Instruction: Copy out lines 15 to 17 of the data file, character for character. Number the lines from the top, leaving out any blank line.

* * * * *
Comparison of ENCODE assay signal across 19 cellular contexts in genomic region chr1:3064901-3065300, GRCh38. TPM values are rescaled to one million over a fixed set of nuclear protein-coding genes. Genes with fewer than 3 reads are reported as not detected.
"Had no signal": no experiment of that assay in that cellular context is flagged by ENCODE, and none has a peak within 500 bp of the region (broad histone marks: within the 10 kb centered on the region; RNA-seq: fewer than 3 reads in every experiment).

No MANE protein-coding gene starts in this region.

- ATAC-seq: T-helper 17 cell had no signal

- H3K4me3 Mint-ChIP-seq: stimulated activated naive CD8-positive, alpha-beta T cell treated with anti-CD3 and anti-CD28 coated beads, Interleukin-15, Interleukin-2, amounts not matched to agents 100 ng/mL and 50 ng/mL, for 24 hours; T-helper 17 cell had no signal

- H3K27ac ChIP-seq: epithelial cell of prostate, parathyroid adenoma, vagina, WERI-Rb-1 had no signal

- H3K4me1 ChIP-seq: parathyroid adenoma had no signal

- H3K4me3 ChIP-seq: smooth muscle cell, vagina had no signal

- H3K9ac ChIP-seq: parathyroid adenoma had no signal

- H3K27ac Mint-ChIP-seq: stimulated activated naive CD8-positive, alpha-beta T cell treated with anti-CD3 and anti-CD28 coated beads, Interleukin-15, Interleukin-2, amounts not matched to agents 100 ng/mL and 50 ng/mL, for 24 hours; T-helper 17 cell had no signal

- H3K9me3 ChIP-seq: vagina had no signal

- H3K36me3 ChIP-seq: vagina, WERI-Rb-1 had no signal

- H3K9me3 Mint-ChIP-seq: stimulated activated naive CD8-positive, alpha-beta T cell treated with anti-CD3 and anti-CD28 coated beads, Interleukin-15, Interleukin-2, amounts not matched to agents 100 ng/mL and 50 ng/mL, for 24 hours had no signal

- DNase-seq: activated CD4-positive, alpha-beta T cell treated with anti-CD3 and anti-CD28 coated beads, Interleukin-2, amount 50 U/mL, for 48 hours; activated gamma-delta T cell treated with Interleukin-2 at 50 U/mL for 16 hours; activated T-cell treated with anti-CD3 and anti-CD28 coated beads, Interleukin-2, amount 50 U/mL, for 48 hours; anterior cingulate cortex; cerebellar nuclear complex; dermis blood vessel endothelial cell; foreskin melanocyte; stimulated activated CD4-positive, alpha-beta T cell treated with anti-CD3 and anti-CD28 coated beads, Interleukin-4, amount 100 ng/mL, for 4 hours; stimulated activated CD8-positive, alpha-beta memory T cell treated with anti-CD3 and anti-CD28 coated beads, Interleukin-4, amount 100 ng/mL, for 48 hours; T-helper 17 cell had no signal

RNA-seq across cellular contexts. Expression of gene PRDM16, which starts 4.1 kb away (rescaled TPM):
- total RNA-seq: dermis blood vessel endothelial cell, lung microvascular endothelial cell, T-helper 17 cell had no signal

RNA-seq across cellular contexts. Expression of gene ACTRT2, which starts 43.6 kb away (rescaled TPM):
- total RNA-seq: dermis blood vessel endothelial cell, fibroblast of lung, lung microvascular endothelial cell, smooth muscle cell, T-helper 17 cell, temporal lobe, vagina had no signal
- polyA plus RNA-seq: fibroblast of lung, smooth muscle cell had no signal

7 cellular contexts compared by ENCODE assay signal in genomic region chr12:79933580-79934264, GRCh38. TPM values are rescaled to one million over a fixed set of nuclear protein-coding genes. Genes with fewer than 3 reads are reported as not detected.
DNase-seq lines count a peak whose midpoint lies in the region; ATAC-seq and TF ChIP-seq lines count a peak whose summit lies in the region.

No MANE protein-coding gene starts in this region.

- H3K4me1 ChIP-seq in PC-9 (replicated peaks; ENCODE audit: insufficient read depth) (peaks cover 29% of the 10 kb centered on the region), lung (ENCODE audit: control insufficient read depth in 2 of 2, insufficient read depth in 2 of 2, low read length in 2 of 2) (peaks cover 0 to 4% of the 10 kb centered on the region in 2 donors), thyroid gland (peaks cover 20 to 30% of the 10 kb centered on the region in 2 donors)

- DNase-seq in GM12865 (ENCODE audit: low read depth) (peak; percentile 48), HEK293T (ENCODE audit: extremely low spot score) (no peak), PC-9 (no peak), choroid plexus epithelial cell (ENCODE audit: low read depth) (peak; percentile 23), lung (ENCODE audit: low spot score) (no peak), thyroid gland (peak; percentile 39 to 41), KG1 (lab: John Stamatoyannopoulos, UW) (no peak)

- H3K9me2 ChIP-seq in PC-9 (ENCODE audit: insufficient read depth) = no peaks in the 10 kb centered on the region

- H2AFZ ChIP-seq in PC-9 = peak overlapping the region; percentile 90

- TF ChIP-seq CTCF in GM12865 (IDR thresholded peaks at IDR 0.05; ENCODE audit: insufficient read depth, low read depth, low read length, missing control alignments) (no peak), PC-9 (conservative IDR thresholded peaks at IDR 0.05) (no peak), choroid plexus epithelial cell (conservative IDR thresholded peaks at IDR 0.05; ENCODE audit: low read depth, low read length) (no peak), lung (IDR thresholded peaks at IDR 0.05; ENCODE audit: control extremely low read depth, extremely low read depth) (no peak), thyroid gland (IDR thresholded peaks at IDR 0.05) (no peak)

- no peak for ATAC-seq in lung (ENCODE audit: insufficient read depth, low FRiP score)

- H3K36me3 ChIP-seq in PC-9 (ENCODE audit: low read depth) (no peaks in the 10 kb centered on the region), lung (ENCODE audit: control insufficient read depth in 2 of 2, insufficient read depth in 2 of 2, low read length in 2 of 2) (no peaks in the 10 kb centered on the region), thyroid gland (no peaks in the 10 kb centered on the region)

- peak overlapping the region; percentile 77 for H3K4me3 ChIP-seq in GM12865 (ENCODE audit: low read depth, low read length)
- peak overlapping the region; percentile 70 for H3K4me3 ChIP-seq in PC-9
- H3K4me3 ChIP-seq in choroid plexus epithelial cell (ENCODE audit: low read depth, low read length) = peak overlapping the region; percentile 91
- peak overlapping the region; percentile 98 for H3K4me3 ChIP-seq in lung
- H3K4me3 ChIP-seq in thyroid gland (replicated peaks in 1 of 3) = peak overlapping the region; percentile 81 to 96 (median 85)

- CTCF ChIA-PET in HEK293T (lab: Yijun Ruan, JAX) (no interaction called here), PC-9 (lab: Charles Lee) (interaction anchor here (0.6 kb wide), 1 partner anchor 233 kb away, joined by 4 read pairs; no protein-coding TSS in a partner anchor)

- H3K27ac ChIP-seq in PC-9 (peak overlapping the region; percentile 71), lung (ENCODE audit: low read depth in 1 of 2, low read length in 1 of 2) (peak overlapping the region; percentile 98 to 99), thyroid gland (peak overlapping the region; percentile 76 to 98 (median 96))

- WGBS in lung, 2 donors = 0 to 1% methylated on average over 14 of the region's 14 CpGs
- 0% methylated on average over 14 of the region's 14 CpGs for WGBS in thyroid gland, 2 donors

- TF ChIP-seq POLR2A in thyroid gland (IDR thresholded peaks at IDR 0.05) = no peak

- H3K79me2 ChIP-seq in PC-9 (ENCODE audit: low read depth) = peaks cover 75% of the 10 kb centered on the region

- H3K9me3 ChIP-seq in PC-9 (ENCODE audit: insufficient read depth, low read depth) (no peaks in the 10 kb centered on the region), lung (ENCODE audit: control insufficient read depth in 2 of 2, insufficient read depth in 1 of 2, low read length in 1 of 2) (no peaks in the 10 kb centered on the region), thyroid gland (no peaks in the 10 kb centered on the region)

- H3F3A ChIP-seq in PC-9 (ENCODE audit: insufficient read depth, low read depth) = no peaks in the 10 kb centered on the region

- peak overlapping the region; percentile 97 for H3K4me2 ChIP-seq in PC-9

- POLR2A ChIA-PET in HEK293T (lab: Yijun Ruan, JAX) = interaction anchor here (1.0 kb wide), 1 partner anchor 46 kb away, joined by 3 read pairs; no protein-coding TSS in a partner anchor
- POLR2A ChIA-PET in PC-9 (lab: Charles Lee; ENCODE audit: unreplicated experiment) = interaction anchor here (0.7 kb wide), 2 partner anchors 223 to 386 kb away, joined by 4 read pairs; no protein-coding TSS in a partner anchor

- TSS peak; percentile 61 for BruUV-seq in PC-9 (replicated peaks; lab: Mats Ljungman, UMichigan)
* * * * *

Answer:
RNA-seq across cellular contexts. Expression of gene PRDM16, which starts 4.1 kb away (rescaled TPM):
- total RNA-seq: dermis blood vessel endothelial cell, lung microvascular endothelial cell, T-helper 17 cell had no signal

RNA-seq across cellular contexts. Expression of gene ACTRT2, which starts 43.6 kb away (rescaled TPM):